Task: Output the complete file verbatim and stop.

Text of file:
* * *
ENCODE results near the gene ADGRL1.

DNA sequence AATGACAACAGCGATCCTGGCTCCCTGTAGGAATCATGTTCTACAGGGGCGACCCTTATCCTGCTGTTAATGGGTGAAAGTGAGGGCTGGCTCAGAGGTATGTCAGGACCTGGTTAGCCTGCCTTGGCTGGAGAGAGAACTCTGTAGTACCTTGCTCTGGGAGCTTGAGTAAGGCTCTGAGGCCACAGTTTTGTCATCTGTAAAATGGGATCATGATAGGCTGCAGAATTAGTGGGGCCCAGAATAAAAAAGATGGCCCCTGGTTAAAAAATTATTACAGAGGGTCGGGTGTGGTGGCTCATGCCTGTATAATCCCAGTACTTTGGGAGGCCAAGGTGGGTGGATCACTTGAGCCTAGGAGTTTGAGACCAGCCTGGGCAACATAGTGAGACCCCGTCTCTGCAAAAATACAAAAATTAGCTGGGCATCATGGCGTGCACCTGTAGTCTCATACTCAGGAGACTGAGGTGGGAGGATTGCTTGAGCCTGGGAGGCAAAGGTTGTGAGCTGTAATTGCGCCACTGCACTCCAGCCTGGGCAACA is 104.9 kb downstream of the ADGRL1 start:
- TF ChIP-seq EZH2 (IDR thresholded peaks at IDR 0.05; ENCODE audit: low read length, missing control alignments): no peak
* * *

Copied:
ENCODE results near the gene ADGRL1.

DNA sequence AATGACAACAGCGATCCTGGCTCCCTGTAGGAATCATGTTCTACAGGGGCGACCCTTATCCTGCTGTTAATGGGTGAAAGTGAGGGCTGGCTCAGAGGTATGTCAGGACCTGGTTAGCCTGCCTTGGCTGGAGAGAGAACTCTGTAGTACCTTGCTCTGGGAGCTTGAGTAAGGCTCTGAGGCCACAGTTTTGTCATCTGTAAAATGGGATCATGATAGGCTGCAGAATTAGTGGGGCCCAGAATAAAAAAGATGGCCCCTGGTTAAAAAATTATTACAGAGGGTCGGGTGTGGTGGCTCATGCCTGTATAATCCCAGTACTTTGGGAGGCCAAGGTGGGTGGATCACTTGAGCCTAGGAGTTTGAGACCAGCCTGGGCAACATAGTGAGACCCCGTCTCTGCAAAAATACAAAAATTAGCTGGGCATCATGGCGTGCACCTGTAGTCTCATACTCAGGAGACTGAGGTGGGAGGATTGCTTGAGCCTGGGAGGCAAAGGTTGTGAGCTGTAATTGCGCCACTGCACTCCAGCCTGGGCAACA is 104.9 kb downstream of the ADGRL1 start:
- TF ChIP-seq EZH2 (IDR thresholded peaks at IDR 0.05; ENCODE audit: low read length, missing control alignments): no peak